Ford Motor Co. will shift production of Ford model F-650 and F-750 trucks to its assembly plant in Avon Lake, Ohio, where the chassis, engine and transmissions for the 2016 models will be built in-house. Ford made the announcement March 4 at the National Truck Equipment Association Work Truck Show in Indianapolis.

Ford is investing $168 million to prepare for the move from Mexico to Avon Lake, west of Cleveland, as part of a 2011 promise to union leaders to bring medium-duty truck production stateside. Approximately sixteen hundred production workers at the Avon Lake plant are represented by the UAW.

These workers faced the possibility of large-scale layoffs, as Ford mostly phased out production of the E-series “Econoline” van made in their plant. Ford plans to replace its E-series cargo and passenger vans with the 2015 Transit van, to be built at a plant near Kansas City, Missouri, while the Ohio plant will continue to build E-series cutaway vans and stripped chassis through most of the decade. Returning medium-duty truck production stateside means only a few hundred union members will be laid off.

Executives say that making the components domestically lowers costs, and makes it easier to deal with any service issues that occur. Joe Hinrichs, Ford’s president of the Americas, explains that “building these trucks in-house will utilize our expertise from our other tough truck and commercial vehicle lines, to give our customers a better product at a competitive price.”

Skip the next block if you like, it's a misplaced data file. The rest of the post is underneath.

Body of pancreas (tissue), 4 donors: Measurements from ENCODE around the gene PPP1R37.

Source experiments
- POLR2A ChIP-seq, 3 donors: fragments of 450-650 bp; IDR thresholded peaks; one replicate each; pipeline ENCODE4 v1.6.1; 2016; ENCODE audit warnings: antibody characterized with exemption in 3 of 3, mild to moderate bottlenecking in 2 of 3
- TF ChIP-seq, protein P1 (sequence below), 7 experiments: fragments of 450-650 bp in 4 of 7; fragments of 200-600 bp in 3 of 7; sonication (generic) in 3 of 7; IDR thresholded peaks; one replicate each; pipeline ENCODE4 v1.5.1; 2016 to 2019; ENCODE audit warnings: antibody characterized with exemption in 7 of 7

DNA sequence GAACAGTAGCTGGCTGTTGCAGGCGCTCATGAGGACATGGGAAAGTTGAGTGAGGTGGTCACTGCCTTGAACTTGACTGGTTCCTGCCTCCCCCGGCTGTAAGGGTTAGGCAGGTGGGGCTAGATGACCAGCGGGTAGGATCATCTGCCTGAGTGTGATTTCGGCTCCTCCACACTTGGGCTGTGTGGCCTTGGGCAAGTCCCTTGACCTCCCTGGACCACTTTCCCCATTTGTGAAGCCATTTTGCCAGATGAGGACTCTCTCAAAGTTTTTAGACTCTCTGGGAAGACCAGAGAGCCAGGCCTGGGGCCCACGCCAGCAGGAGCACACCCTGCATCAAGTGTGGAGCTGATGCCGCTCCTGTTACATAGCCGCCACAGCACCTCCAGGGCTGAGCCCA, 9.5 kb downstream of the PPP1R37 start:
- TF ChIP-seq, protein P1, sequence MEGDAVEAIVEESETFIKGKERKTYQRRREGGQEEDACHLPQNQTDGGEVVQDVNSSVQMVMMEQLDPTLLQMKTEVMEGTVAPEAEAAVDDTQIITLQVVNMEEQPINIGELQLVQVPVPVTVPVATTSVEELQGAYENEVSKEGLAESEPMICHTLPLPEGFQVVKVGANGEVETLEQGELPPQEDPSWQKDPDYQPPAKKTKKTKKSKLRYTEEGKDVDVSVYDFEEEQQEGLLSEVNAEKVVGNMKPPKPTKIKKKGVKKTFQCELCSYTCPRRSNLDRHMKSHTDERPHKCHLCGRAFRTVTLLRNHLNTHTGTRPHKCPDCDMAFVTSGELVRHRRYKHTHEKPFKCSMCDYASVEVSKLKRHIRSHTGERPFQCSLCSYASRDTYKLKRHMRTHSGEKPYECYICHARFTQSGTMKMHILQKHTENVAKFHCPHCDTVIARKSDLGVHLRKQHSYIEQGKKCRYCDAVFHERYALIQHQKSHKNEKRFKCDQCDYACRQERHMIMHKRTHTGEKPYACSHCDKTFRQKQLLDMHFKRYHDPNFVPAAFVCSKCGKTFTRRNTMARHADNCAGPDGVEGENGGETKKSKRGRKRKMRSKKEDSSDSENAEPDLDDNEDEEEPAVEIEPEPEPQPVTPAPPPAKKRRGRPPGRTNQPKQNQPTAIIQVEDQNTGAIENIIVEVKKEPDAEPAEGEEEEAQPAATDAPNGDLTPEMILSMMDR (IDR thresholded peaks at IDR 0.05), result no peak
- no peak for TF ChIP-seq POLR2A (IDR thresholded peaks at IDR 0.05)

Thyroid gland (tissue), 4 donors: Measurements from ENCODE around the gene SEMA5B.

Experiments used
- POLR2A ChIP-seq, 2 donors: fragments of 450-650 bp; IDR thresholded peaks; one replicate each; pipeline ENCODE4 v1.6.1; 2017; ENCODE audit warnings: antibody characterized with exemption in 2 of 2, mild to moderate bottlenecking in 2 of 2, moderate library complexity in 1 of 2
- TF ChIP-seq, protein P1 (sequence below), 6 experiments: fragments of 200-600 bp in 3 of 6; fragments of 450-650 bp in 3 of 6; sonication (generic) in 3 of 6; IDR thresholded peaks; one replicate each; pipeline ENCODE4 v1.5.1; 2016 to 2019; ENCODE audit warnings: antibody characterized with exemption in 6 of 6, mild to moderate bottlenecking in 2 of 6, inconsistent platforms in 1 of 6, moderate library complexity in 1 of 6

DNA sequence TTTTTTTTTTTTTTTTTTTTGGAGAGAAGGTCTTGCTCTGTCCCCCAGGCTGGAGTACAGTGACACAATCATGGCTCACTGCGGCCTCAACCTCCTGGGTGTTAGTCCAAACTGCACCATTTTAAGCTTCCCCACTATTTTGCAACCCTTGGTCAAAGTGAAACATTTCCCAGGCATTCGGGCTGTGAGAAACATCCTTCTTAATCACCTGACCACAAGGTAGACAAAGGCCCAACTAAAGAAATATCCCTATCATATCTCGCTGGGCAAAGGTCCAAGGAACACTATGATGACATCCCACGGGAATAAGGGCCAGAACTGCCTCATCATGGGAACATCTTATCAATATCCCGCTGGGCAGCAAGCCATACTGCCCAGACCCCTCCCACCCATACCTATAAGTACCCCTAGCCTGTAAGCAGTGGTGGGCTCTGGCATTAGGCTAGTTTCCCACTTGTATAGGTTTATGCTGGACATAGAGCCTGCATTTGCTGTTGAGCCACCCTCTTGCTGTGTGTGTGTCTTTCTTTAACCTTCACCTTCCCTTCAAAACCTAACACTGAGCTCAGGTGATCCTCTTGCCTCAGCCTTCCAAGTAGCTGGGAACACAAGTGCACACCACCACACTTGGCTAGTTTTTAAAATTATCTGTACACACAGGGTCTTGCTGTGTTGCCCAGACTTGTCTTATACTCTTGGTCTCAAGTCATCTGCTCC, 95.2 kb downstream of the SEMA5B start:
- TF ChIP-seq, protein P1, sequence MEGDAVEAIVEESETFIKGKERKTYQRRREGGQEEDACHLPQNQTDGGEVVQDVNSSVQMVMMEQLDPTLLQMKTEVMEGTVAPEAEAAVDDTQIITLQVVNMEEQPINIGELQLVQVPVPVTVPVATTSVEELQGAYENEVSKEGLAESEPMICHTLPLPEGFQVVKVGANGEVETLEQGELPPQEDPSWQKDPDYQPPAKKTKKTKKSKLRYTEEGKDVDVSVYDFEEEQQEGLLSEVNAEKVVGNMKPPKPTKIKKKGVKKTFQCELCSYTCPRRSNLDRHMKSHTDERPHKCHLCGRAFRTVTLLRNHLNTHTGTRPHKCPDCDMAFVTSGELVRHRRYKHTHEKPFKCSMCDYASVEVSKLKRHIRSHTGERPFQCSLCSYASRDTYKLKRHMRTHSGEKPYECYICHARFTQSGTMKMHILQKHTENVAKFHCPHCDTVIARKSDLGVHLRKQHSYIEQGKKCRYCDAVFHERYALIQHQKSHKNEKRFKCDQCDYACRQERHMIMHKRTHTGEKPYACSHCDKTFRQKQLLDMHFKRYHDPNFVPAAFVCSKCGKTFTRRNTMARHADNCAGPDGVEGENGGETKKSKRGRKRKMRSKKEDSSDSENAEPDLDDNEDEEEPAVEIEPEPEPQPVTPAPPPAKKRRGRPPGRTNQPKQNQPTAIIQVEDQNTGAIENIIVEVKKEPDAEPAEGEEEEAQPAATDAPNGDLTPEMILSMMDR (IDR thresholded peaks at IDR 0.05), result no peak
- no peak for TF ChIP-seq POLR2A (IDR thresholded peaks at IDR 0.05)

The Avalon Lake plant will begin production of the F-650 and F-750 commercial trucks early next year, to go on sale in the spring of 2015. Ford will announce prices for the 2016 models later this year. The retail price range for current models is $55,595 for a gas engine-powered F-650 to $70,075 for a F-750 with a Cummins 6.7-liter diesel.

The new F-650 and F-750 models will be built without the help of Navistar International Corporation, Cummins Inc., or Allison Transmission Holdings Inc. For years, the chassis were built in Escondido, Mexico, through a joint venture with Navistar called Blue Diamond Truck LLC, with Cummins diesel engines and Allison transmissions.

Each new model will offer a choice of a 6.7-liter Power Stroke V8 diesel engine, built at Ford’s plant in Chihuahua, Mexico, which will be mated to a six-speed 6R140 automatic transmission, or a 6.8-liter V10 with a six-speed automatic transmission, built at the company’s plant in Windsor, Ontario.

The V10 can be factory-modified to run on compressed natural gas or liquid propane gas, instead of gasoline. Ford is the only automaker to offer a gasoline engine for medium-duty trucks.

Ford changed the grille on the new trucks, to increase air flow to cool their engines. In addition to redesigning the grille, fenders and headlights, Ford restructured the new models to fit key components under the cab, instead of behind the cab or on the frame. The company says this major change will make it much easier for buyers to customize their trucks for a wide range of functions, such as construction, service, delivery and emergency vehicles.

Both models will offer three cab styles: Regular, SuperCab, and CrewCab. Body options include straight frame, dock height, and the new tractor model, which is designed for heavy towing.

John Ruppert, general manager of Ford Commercial Vehicle Sales & Marketing, stated in a press release, “Every day, we’re thinking of new ways to better serve our hard-working customers…. The same Ford engineers who developed the best-selling F-Series have designed this all-new medium-duty lineup that can meet the demands of our toughest customers with trucks that are cost-effective, ready for work, and, most importantly, can help keep them going on the job.”

Ford sold 8,682 heavy trucks in 2013, up about 21 percent from 2012. The company reports that sales through February are up 52 percent.